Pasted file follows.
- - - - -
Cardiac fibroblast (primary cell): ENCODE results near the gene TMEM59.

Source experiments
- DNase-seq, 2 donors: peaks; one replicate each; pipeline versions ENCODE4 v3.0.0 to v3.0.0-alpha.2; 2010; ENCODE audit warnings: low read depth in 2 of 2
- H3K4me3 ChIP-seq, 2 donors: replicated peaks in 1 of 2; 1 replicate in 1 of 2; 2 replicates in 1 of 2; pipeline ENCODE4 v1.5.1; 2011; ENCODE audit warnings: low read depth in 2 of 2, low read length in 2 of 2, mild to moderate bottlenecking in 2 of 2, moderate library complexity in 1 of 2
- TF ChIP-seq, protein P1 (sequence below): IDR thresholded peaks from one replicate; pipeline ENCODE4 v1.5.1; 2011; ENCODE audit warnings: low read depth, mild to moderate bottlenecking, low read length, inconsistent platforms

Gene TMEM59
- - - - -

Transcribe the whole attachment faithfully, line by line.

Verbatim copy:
Cardiac fibroblast (primary cell): ENCODE results near the gene TMEM59.

Source experiments
- DNase-seq, 2 donors: peaks; one replicate each; pipeline versions ENCODE4 v3.0.0 to v3.0.0-alpha.2; 2010; ENCODE audit warnings: low read depth in 2 of 2
- H3K4me3 ChIP-seq, 2 donors: replicated peaks in 1 of 2; 1 replicate in 1 of 2; 2 replicates in 1 of 2; pipeline ENCODE4 v1.5.1; 2011; ENCODE audit warnings: low read depth in 2 of 2, low read length in 2 of 2, mild to moderate bottlenecking in 2 of 2, moderate library complexity in 1 of 2
- TF ChIP-seq, protein P1 (sequence below): IDR thresholded peaks from one replicate; pipeline ENCODE4 v1.5.1; 2011; ENCODE audit warnings: low read depth, mild to moderate bottlenecking, low read length, inconsistent platforms

Gene TMEM59